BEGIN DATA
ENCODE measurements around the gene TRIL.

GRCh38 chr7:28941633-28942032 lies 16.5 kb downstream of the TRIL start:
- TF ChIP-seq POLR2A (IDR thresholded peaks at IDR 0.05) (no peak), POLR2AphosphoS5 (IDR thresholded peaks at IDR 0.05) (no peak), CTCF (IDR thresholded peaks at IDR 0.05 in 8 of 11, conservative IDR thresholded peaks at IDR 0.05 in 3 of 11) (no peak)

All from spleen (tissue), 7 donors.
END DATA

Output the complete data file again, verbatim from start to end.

ENCODE measurements around the gene TRIL.

GRCh38 chr7:28941633-28942032 lies 16.5 kb downstream of the TRIL start:
- TF ChIP-seq POLR2A (IDR thresholded peaks at IDR 0.05) (no peak), POLR2AphosphoS5 (IDR thresholded peaks at IDR 0.05) (no peak), CTCF (IDR thresholded peaks at IDR 0.05 in 8 of 11, conservative IDR thresholded peaks at IDR 0.05 in 3 of 11) (no peak)

All from spleen (tissue), 7 donors.